You’ve probably heard of the top college point guards for the 2017 NBA draft: Markelle Fultz, Lonzo Ball, Dennis Smith Jr., De’Aaron Fox and Malik Monk. You might have even heard of French point guard prospect Frank Ntilikina.
Which point guard will be drafted next after those six?
One possibility: Oklahoma State’s Jawun Evans.
Evan Daniels of Scout:
Evans looks like a second-round pick, but a dearth of point guards projected into the latter half of the first round could boost his stock.
He’s ultra quick and ultra aggressive and led the nation’s top KenPom offense. Evans relentlessly attacks the rim, often while forcing transition opportunities. That gets defenses scrambled, creating kickout-passing lanes and offensive-rebound opportunities.
However, the 6-foot Evans doesn’t finish that well at the rim – creating a major question about how he’ll translate to the NBA. The bigger defenders in the paint might limit his kickout passes, too.
His size also presents major problems defensively, though a 6-foot-4 wingspan at least helps.
Evans is good enough on jumpers to keep defenses honest, and at Oklahoma State, he had to create so much for himself. It’d be interesting to see whether limiting his burden improves his efficiency or whether his helpfulness is limited to having the ball in his hands.
My guess is the latter, and I’m unconvinced he’s good enough to demand such a role in the NBA. But the possibility is strong enough that I’d be excited about rolling the dice on him in the second round.
The Timberwolves surprisingly led the Spurs by nine at halftime last night, which takes us to Shabazz Muhammad‘s mid-game interview.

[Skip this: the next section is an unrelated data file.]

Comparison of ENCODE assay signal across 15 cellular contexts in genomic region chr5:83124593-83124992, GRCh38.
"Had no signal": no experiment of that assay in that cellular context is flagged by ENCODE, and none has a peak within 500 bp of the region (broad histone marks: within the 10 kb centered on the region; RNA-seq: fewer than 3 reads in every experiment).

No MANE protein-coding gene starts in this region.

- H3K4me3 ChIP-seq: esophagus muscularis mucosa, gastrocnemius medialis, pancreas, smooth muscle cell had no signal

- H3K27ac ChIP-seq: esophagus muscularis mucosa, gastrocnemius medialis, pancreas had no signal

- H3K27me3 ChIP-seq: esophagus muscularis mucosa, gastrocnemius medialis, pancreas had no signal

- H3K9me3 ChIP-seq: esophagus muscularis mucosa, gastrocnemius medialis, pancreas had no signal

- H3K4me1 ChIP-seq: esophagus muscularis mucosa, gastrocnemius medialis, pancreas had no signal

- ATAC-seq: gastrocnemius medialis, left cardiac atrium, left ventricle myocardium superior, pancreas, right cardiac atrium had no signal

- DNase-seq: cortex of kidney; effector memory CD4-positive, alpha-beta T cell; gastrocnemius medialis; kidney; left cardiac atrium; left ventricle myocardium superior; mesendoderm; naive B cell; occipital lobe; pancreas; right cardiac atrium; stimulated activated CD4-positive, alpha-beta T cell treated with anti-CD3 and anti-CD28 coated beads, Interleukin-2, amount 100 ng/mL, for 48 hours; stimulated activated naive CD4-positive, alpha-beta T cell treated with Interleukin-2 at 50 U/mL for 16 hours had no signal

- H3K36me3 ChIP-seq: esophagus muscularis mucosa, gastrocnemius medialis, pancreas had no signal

We’re doing a great job on defense, Wiggs, myself, everybody. It’s a tough team, especially Kawhi and the guys. So, we’re doing a really good job and everybody’s collective – Collective Bargaining Agreement.
To be fair, I can’t even imagine what type of nonsense I’d spew in the midst of a taxing workout or a high-pressure situation – let alone something that qualifies as both.
Unfortunately for Muhammad, Minnesota eventually fell to San Antonio, 100-93. But hopefully, he can laugh at this moment. He should, at least.
hat tip: reddit user cjsplash
Wednesday a couple of forwards expected to go in the first round of June’s NBA draft said they plan on making the jump to the NBA.
As expected, Duke’s Jayson Tatum and Cal’s Ivan Rabb made their decisions official.
Duke announced Tatum’s decision.
Tatum is expected to be a top-five pick, DraftExpress.com currently has him as the No. 4 pick. The 6’8″ wing can flat-out score the rock, which is why teams are intrigued, as Rob Dauster of NBC’s College Basketball Talk told us in a recent podcast. However, teams wonder if he can create shots for others and not just himself, and if he’s going to be a good defender at the NBA level. He has the physical tools to do be a good defender, but will he put in the work game in, game out?
Rabb is a 6’10” sophomore who has a great NBA build and athleticism to spare, but at the NBA level everyone is a great athlete. Rabb doesn’t have a great perimeter game and needs to develop one and be a consistent defensive force to be a difference maker (or have a lengthy career) at the NBA level. DraftExpress.com has him going 22nd in this draft, and his stock seems to have fallen over the course of the season.